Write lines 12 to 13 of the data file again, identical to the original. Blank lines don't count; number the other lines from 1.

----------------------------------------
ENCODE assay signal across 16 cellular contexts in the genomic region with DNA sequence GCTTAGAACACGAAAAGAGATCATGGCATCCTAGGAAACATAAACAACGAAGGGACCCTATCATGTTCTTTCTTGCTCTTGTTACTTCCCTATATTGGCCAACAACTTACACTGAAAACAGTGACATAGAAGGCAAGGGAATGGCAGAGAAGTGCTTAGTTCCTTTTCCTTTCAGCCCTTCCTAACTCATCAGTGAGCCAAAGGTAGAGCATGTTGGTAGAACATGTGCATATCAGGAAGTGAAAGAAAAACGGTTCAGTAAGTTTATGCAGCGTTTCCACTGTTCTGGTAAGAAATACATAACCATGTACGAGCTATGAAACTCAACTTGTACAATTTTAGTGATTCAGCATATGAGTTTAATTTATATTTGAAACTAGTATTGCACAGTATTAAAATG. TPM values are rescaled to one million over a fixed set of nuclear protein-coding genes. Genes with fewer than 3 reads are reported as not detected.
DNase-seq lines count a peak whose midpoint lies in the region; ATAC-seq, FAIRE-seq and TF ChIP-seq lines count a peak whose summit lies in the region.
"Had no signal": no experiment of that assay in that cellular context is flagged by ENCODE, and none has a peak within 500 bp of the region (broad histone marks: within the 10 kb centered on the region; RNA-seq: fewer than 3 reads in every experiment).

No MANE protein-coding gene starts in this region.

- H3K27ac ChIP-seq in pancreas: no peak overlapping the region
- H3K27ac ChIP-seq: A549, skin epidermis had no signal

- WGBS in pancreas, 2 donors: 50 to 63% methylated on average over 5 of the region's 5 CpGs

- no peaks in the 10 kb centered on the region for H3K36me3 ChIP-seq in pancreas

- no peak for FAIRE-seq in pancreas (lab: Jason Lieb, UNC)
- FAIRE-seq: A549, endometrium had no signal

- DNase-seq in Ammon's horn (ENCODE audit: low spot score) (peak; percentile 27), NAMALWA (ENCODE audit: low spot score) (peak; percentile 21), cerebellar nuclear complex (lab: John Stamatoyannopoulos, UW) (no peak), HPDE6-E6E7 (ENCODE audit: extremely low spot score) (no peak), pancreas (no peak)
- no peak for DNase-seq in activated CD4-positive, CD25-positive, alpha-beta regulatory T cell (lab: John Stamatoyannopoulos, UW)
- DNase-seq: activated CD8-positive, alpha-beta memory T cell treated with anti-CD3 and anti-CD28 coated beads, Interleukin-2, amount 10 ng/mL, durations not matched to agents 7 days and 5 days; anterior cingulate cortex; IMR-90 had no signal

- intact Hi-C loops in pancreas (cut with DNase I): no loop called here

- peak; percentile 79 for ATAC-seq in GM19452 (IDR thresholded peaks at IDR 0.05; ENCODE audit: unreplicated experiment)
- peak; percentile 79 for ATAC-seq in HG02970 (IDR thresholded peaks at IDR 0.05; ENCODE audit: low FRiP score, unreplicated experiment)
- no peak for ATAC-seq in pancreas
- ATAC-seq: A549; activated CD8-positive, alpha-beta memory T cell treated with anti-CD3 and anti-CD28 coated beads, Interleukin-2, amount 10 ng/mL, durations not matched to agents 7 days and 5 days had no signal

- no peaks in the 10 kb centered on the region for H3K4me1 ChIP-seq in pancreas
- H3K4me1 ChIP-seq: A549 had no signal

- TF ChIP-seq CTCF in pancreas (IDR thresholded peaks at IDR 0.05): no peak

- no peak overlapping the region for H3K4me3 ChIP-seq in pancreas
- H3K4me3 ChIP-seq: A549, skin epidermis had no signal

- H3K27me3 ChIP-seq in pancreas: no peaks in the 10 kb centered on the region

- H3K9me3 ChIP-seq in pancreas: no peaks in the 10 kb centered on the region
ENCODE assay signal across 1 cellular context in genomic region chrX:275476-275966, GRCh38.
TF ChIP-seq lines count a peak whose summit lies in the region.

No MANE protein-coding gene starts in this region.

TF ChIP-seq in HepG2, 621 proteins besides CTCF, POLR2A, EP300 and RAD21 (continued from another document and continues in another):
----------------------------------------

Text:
- no peak for DNase-seq in activated CD4-positive, CD25-positive, alpha-beta regulatory T cell (lab: John Stamatoyannopoulos, UW)
- DNase-seq: activated CD8-positive, alpha-beta memory T cell treated with anti-CD3 and anti-CD28 coated beads, Interleukin-2, amount 10 ng/mL, durations not matched to agents 7 days and 5 days; anterior cingulate cortex; IMR-90 had no signal